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Tech Immortality: Living After You Are Dead



Against the backdrop of improving technology and growing influence of social media on the society, EMAMEH GABRIEL writes on the move to resurrect the dead through the social media and holographic technology

Have you ever had such thoughts as to what will happen to your intellectual property or social media account after you passed on? Perhaps, the possibility of you communicating with a loved one who has passed away?
Can the dead live forever?

The question may sound more sinister to some and pretty catchy to others as to how humans become immortal. However it goes beyond what could naturally be imagined as science and technology in the last few years have attempted to create not only an afterlife avatar, a digital creation of a person which communicates with the decease’s family after death but also a social technique of communicating with the dead.

For those who have seen the excellent near-future science fiction series Black Mirror, they could easily create the imagery of the episode titled Be Back Soon, which tells the story of an avid social media user who dies tragically young, but who nonetheless is able to keep communicating with the love of his life, through social media.
The intention of the afterlife tech concept is no less than to offer individuals some level of immortality after biological death.

Marius Ursache, the Chief Executive of, an after death tech company, revealed that lots of people all over the world are becoming more interested in creating more curating digital legacy during their lifetime.
He noted that as at 2016 more than 18,000 people have already signed up to make an avatar of themselves, saying to become an avatar on After Death, the service is not about cobbling together a likeness of someone who is already dead without their permission.

Ursache said that those who want to become an avatar are involved in the process while they are still here. According to him, ‘‘This will mean taking their digital footprint and turning it into something bigger and more cohesive – cohesive enough to communicate with the relatives they leave behind when they are gone,” he said.
For many, it is a scary thought, but a number of sites have been launched and dedicated to maintaining your social presence once you die. This idea is no different from making an avatar of a dead person that can do things nearly close or perfectly close to the biological person.

Also an earlier article published by Olivia Lambert, suggests that one can still communicate through social media once he/she is dead and living forever through the social media pages is possible.

Researchers from the University of Melbourne who studied how social media and death relate to each other have discovered the concept of social immortality.

Currently Google and Facebook use an algorithm to create a profile of people, to target them with certain marketing campaigns that match up with their individual interests. This same algorithm, according to research, could work with other software to generate posts from their profiles after they die, allowing them to update their statuses and participate in online conversation. is another website people sign up to so they can write emails to be sent out after they die.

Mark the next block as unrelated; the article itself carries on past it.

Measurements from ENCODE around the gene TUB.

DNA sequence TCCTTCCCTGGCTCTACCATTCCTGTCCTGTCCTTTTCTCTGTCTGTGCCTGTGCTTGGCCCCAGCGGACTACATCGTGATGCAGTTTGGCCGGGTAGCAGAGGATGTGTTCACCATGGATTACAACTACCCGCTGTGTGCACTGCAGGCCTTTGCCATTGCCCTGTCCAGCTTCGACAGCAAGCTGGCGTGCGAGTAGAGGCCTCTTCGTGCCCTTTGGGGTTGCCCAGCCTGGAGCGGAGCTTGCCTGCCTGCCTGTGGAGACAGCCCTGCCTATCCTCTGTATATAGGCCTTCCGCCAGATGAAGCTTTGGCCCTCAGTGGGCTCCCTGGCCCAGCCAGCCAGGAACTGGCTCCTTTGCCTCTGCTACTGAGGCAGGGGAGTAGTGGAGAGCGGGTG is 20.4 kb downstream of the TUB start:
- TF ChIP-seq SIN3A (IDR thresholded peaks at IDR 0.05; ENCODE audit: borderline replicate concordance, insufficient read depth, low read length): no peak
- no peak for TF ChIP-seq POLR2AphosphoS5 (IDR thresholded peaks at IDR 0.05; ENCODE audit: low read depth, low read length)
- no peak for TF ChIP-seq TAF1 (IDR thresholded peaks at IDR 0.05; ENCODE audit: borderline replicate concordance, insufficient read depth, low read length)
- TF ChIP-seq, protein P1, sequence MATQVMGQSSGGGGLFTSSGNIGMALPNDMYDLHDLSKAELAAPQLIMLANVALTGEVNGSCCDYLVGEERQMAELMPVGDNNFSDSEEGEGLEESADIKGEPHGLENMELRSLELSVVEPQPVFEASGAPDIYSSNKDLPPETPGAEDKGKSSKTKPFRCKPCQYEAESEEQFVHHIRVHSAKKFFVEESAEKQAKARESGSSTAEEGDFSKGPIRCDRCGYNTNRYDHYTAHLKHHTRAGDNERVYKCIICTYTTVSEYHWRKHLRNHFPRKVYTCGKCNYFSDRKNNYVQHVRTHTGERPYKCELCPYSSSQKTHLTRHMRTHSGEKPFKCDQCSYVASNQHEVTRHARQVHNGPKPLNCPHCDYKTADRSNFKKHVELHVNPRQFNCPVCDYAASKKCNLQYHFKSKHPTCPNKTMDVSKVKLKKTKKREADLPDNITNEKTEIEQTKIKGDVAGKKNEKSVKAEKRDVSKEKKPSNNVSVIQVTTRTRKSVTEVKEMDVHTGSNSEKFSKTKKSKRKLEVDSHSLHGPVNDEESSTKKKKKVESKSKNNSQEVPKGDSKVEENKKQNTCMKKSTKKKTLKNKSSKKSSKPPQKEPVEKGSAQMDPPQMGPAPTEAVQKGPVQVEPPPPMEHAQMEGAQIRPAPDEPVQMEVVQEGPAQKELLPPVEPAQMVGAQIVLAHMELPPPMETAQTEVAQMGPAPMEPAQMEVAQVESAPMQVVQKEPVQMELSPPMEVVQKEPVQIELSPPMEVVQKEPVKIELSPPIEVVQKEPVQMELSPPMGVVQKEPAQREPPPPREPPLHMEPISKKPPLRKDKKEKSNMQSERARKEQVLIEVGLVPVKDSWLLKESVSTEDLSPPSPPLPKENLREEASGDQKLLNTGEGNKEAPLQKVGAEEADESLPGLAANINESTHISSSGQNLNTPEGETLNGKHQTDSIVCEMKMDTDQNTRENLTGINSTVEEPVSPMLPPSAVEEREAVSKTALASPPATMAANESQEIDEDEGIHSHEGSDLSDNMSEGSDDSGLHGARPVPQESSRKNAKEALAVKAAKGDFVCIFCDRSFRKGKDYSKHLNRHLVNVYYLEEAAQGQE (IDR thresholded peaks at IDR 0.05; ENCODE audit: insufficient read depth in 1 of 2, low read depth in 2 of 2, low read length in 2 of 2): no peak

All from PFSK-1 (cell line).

“You store your emails and the website prompts you to respond with a password. If you fail to respond a number of times it assumes you’re dead and sends out the emails you have prepared to the recipients you nominated,’’ said Professor Michael Arnold, University of Melbourne History and Philosophy Science.

“It can send emails to relatives or data to business partners or emotional content.” Professor Arnold said another website, DeadSocial, also allowed people to manage their social media from beyond the grave. “It takes it a step further,” he said.

“It is not simply emails but also social media posts on anything like Twitter, Facebook or blogs.
“You can nominate when you have a social presence, whether that be immediately after your death or later on. You might prepare media to be sent out on the first anniversary of your death or on the wedding of your young child, 10, 15 years down the track.”

Not only can you leave posts for websites to publish, but social media will be able to generate its own content. Looking at your social media activity, your sense of humour and language, algorithms could create a social media post so you can continue to participate in discussions online. More advanced technology could even mimic your voice and make phone calls on your behalf and virtual reality could generate images of you.

Professor Arnold however warned that there could be issues with social immortality. “There is the problem of trolling from beyond the grave and bullying. How do we control that? Services encrypt everything and they can’t determine if it is malicious,” he said.

Two rival companies, Pulse Evolution and Hologram USA, are already very involved with future computer-generated performances of artists that are no longer among us in person. In fact, there are many signs that digital versions of entertainers or any humans will become increasingly common in the future, says a report, which was published in 2016.